Cannabis businesses looking to start up in San Juan Bautista now have an idea of what hoops they’ll need to jump through with the City Council’s unanimous adoption of rules and regulations for pot facilities on Nov. 19. The city established a three-stage application process that includes evaluation of city zoning, facilities and background checks.
Pinnacle Strategy President Victor Gomez gave a presentation on the rules at the meeting, and will also consult city leaders on the tax structure in December. Gomez was contracted by the city to consult on cannabis policy in 2017. The city adopted its ordinance on June 19, 2018.
Regulations include requiring security systems such as alarms and cameras. City Manager Don Reynolds, permitted staff and law enforcement will also require access to video feeds at cannabis facilities. Other requirements include protected windows, limited visibility of cannabis products or graphics, fire suppression systems, security personnel and a primary entrance.
Gomez said the city will also require that facilities have an odor mitigation plan.
“There is a variety of ways to neutralize the smell,” Gomez said, responding to Councilman Dan De Vries’ statement that odor was the biggest complaint he received from residents about cannabis.
Applicants will be subject to a $2,536 eligibility application fee, as well as a $4,280 application processing and permit issuance fee. Applications will be scored on a point system that weighs various components such as qualifications, comprehensive site plan, security plan, business plan, operating standards, inventory control, odor management and water conservation measures.
Reynolds said the city is in negotiations with Pinnacle Strategy to review all applications. The staff report indicates that such reviews would be at a cost of $1,500 per application. The city manager also said he is discussing having the Hollister Police Department conduct background checks.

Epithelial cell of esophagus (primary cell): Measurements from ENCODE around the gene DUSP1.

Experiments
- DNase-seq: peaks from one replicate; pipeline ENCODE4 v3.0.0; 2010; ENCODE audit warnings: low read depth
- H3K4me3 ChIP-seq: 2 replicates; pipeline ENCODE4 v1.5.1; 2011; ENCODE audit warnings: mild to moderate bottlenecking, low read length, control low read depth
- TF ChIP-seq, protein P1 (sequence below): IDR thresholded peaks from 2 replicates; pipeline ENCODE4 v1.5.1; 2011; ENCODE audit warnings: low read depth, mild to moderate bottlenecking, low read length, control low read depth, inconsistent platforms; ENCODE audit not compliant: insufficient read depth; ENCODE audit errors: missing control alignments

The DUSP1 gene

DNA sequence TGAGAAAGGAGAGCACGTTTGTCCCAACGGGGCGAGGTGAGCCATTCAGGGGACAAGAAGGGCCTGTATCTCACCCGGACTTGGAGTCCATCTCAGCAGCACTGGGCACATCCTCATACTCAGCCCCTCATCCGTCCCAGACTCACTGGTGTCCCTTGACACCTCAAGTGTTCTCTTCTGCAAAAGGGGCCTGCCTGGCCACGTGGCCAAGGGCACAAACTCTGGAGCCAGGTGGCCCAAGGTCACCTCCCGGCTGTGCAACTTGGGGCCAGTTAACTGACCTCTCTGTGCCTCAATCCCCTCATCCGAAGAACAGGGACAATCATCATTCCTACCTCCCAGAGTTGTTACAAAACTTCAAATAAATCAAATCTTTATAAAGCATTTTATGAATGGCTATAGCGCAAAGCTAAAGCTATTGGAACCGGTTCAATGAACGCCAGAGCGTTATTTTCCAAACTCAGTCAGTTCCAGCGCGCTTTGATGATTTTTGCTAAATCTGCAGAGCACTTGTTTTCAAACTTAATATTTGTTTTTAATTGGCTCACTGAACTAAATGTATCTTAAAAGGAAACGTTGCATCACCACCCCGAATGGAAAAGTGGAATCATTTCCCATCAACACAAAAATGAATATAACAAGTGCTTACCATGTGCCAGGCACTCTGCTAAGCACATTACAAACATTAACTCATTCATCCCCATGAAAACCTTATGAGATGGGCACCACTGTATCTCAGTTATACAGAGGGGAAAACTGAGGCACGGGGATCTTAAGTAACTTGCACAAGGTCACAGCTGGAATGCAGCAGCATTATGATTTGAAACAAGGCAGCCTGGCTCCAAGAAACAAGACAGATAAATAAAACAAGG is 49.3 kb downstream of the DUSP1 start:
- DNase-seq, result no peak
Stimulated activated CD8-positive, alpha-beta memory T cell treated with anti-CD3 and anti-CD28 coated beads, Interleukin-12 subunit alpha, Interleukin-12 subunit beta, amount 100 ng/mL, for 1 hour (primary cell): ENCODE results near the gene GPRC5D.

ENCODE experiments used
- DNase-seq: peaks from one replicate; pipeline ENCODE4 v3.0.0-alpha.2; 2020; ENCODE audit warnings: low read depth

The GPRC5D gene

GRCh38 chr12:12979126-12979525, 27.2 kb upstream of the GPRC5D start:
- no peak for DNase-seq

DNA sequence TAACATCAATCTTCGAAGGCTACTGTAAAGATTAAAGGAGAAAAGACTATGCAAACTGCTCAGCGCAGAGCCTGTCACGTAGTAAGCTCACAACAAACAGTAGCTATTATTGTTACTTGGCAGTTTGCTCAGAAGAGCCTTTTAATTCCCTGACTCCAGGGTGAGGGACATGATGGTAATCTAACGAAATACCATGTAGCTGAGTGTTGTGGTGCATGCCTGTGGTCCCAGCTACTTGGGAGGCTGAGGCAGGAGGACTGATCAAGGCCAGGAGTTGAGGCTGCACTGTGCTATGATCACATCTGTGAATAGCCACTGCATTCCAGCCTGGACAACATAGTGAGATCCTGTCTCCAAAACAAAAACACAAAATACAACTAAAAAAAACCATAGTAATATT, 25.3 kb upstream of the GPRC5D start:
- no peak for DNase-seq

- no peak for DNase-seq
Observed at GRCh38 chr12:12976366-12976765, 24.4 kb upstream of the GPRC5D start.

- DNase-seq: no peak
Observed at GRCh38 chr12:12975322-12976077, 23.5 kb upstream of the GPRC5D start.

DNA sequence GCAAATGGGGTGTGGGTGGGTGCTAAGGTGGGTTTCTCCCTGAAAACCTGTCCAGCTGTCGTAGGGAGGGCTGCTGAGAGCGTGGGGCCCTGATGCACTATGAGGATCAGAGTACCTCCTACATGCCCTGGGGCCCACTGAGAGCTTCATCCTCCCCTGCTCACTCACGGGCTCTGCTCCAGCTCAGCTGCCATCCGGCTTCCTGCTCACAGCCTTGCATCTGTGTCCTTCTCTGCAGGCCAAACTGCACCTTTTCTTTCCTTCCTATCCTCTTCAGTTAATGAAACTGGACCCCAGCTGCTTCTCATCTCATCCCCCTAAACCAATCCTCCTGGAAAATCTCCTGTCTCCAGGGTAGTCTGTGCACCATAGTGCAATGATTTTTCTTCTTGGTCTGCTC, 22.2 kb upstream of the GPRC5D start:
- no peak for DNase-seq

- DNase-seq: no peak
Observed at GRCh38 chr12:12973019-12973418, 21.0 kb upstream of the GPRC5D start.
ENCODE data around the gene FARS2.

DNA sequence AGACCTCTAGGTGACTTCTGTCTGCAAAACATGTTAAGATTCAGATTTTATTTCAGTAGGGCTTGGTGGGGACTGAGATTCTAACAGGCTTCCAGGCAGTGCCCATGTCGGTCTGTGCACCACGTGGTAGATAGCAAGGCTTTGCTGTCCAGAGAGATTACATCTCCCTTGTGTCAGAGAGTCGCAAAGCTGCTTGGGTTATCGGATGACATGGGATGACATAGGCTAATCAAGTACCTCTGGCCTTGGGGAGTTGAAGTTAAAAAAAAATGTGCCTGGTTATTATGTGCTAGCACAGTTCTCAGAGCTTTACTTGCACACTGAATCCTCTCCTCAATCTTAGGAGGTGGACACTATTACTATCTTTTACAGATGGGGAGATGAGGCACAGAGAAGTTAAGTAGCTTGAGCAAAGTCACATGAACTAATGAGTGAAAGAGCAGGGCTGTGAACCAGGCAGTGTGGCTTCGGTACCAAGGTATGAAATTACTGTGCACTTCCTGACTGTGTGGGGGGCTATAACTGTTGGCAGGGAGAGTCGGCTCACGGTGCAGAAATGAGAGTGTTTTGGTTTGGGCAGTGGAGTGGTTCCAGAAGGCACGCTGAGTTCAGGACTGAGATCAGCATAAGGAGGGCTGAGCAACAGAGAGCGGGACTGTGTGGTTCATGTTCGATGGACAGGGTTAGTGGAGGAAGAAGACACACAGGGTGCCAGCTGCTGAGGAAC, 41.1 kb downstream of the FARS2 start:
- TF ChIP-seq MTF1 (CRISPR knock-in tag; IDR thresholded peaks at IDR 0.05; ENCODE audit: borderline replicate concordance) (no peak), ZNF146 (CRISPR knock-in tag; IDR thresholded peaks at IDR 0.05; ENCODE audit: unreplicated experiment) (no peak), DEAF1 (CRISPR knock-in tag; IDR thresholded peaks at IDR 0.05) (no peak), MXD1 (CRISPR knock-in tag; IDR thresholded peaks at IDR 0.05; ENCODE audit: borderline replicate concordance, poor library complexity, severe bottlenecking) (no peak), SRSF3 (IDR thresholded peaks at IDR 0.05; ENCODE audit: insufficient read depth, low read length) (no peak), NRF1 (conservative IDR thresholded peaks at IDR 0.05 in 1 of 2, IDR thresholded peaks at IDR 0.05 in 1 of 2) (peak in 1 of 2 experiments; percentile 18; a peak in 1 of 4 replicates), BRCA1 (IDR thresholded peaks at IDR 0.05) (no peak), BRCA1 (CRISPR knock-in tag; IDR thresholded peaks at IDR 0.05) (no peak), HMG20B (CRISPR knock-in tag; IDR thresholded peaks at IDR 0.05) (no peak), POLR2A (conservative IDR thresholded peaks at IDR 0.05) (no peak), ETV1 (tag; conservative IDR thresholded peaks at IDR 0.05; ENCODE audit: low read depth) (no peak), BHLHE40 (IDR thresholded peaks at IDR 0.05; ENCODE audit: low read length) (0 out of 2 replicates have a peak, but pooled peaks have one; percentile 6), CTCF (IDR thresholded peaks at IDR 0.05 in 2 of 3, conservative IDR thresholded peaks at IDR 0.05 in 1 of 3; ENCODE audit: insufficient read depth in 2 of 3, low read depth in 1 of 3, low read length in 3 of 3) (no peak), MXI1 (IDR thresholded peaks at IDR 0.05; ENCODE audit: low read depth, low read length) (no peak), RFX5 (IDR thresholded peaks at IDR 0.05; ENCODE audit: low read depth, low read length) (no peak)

As a minor adjustment to the language of the rules and regulations, council members eliminated references to medical marijuana, because though the state allows residents between the ages of 18-20 to purchase cannabis with a doctor’s prescription, San Juan Bautista bans cannabis sales to people under 21.
“When Prop. 64 passed, the difference between medical and recreation became almost nonexistent,” Councilman John Freeman said.
By ordinance, all potential cannabis operations—dispensaries, cultivation, manufacturing, testing and distribution—are limited to the city’s industrial zones.
At the meeting, Reynolds said he had met with interested applicants who expressed concerns with the facility requirements.
The council discussed whether it was necessary to require cultivators to construct concrete foundations as a way of mitigating environmental impacts such as contamination of local aquifers. Members wanted to address concerns such as how to deal with runoff water. They also discussed how to make sure facilities can be reused if a cannabis operation goes out of business. Reynolds was directed to bring options addressing the issue to a future meeting.
Gomez said the main concern for the council should be illegal cannabis operations.
“Those are the ones siphoning off water and using whatever [pesticides] they want,” Gomez said. “But when it comes to regulated cannabis, these operators will be under the microscope.”
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